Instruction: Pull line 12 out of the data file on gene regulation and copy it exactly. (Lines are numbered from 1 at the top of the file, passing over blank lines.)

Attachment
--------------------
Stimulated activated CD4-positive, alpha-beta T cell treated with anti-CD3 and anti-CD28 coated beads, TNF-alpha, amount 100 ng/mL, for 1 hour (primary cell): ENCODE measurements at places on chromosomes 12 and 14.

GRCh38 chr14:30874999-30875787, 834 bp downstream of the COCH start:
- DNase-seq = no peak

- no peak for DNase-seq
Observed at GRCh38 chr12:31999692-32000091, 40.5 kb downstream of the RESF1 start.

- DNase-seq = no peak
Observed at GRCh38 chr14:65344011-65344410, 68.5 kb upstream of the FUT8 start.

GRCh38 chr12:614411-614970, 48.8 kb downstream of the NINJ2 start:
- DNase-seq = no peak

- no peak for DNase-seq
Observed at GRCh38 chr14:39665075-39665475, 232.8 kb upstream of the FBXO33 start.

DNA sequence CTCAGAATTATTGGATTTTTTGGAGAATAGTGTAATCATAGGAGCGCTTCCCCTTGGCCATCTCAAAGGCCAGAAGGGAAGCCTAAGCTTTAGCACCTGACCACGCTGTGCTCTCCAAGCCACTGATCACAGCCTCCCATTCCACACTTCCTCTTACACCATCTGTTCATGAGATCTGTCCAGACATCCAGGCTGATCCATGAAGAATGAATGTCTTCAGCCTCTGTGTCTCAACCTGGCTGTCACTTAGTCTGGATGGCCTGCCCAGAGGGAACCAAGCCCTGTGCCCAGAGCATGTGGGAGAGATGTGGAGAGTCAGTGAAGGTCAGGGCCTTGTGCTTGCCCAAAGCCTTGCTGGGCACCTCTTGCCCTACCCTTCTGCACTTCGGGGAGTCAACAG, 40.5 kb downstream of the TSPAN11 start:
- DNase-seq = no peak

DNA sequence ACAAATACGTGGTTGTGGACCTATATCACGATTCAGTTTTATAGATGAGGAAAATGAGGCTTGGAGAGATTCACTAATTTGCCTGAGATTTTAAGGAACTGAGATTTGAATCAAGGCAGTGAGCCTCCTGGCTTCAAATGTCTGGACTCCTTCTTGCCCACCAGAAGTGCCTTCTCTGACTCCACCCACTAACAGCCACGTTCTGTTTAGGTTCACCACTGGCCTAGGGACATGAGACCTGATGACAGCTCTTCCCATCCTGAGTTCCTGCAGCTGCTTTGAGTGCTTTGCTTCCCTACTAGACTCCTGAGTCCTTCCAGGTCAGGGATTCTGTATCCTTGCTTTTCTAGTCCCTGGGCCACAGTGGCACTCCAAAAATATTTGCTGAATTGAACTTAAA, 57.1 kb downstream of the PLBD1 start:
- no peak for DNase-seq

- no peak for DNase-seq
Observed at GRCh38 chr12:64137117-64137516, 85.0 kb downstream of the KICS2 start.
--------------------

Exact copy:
DNA sequence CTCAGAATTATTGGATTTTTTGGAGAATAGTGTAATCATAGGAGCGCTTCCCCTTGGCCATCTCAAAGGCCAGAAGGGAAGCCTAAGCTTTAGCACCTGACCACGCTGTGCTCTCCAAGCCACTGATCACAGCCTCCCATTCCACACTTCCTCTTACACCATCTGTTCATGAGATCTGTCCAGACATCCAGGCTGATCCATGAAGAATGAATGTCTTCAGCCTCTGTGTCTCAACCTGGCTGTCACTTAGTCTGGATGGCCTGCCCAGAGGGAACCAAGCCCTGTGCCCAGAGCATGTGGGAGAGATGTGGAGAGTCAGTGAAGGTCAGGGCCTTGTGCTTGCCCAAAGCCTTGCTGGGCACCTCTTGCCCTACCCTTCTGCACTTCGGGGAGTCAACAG, 40.5 kb downstream of the TSPAN11 start: